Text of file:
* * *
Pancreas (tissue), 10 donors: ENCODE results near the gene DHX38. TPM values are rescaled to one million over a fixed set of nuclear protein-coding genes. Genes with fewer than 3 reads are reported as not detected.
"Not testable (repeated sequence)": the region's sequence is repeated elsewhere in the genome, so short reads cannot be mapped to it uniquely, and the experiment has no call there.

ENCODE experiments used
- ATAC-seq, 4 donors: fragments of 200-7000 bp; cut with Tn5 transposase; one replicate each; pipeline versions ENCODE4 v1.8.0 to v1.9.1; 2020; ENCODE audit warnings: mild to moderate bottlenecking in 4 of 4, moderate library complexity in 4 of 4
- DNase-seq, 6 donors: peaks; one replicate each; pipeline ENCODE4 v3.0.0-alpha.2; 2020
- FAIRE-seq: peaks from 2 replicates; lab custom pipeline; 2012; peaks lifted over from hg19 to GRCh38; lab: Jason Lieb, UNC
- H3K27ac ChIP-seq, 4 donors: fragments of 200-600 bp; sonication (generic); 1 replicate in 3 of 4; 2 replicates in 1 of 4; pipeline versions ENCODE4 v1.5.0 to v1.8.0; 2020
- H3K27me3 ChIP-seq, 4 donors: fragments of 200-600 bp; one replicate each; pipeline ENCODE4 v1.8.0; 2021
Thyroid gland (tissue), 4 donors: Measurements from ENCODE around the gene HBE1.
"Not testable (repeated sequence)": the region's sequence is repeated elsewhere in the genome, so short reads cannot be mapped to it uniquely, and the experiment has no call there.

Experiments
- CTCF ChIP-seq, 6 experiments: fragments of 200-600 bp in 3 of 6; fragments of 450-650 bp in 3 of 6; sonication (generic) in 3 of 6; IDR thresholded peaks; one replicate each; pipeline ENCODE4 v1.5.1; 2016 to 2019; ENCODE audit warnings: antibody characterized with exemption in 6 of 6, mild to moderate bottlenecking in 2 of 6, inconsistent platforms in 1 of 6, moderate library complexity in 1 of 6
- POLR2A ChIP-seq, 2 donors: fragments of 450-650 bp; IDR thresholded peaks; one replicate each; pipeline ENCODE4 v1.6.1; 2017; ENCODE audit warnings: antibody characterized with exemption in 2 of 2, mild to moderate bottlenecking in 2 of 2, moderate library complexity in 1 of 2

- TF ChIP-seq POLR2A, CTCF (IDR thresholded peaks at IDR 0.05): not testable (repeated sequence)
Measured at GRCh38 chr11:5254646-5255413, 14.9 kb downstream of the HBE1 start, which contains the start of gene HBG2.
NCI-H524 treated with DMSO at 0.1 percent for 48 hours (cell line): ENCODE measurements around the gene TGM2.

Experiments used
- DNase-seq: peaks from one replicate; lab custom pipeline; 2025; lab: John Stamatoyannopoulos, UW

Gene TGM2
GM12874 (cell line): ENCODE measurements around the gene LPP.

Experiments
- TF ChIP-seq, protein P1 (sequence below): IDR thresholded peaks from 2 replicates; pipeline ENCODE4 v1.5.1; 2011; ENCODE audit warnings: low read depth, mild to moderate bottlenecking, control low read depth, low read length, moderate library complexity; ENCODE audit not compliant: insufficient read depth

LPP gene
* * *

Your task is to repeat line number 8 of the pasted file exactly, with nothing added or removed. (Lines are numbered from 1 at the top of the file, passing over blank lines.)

- H3K27me3 ChIP-seq, 4 donors: fragments of 200-600 bp; one replicate each; pipeline ENCODE4 v1.8.0; 2021